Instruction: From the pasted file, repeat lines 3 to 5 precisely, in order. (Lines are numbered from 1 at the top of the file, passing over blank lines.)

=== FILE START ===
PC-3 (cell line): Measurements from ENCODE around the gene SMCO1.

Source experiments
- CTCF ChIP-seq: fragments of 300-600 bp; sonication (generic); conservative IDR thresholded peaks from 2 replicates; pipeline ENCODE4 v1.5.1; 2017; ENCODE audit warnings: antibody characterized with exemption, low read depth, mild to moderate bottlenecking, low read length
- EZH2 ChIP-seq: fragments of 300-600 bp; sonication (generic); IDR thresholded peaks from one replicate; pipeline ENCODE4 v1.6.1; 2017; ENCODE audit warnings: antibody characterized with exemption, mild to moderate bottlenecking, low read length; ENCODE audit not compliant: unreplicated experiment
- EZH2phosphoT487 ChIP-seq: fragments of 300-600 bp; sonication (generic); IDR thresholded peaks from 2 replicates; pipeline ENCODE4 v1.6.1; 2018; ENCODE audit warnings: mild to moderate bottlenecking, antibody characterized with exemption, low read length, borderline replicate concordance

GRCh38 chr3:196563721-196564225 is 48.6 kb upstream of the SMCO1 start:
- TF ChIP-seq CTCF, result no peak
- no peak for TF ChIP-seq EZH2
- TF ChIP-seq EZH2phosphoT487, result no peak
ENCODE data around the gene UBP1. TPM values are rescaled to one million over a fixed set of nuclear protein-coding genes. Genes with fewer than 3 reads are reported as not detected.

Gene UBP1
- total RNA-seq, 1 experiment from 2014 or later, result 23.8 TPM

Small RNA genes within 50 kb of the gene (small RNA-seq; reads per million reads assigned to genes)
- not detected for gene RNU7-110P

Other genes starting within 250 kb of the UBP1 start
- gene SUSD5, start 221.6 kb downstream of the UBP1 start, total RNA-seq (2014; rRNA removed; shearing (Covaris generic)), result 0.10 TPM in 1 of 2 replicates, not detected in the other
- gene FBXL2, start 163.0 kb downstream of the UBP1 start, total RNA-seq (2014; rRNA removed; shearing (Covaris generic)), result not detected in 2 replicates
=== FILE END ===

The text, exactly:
- CTCF ChIP-seq: fragments of 300-600 bp; sonication (generic); conservative IDR thresholded peaks from 2 replicates; pipeline ENCODE4 v1.5.1; 2017; ENCODE audit warnings: antibody characterized with exemption, low read depth, mild to moderate bottlenecking, low read length
- EZH2 ChIP-seq: fragments of 300-600 bp; sonication (generic); IDR thresholded peaks from one replicate; pipeline ENCODE4 v1.6.1; 2017; ENCODE audit warnings: antibody characterized with exemption, mild to moderate bottlenecking, low read length; ENCODE audit not compliant: unreplicated experiment
- EZH2phosphoT487 ChIP-seq: fragments of 300-600 bp; sonication (generic); IDR thresholded peaks from 2 replicates; pipeline ENCODE4 v1.6.1; 2018; ENCODE audit warnings: mild to moderate bottlenecking, antibody characterized with exemption, low read length, borderline replicate concordance